Hull fishing trawler safety fighter Mary Denness dies aged 79
A woman involved in a battle to improve safety conditions on board fishing trawlers has died aged 79.
Mary Denness, of Hull, was one of four women dubbed "the Headscarf Revolutionaries", who campaigned following the sinking of three vessels in 1968 with the loss of 58 lives.
Tributes have been paid to a "very courageous and remarkable person".
Author Brian Lavery, who wrote a book about their story, said the campaigner died after a long illness with cancer.
Three Hull trawlers - St Romanus, Kingston Peridot and Ross Cleveland - all sunk in quick succession. Only one man survived.
Mrs Denness, Lillian Bilocca, Christine Jensen and Yvonne Blenkinsop gathered a 10,000-signature petition calling for reform after the triple trawler tragedy.
They forced the introduction of new safety measures, including all ships having a full-time radio operator, after lobbying the government.
Mrs Blenkinsop, 77, the last surviving Headscarf Revolutionary, said: "We got on like a house on fire since first we met and stayed firm friends.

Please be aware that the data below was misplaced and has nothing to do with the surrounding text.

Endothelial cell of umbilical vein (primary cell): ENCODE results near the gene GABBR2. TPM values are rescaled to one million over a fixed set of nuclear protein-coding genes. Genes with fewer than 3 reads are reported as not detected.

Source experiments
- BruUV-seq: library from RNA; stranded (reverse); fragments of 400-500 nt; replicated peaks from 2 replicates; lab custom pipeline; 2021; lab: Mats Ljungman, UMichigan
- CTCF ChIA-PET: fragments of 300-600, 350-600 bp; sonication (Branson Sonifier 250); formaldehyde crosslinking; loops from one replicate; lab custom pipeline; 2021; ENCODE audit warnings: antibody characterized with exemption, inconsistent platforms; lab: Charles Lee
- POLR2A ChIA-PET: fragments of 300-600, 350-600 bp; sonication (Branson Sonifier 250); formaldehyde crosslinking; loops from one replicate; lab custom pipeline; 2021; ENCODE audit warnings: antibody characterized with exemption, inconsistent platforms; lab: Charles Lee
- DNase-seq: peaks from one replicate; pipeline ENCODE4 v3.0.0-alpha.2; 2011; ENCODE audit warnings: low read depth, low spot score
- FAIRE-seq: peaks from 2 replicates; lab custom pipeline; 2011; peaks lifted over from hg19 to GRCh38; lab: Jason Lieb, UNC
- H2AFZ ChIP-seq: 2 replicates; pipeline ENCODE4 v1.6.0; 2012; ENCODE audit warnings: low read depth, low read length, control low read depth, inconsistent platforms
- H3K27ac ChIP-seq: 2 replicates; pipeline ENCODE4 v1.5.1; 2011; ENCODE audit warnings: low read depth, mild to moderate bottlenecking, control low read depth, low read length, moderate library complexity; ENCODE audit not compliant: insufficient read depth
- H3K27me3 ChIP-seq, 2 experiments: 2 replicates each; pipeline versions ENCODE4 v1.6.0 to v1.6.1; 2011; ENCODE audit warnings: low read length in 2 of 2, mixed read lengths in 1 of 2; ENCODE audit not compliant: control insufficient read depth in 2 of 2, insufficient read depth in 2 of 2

"She was a lovely lady and a great campaigner."
Dr Lavery said: "She was a great campaigner but more than that, a great person whose eloquence, elegance, and kindness never failed to impress me.
"I admired her greatly. Without her and her comrades in 1968 many more would have died at sea.
"I have lost a great friend and Hull has lost one of its great citizens."
Former Deputy Prime Minister Lord Prescott tweeted: "So sad to hear of Mary's death..."
MP for Hull East Karl Turner tweeted: "Sorry to learn sad news that #Hull legend women's trawler safety campaigner Mary Denness has passed away. #RIPMary"
Flowers have been left at a bench on Hessle Road, one of a number unveiled in the Headscarf Revolutionaries' honour two years ago.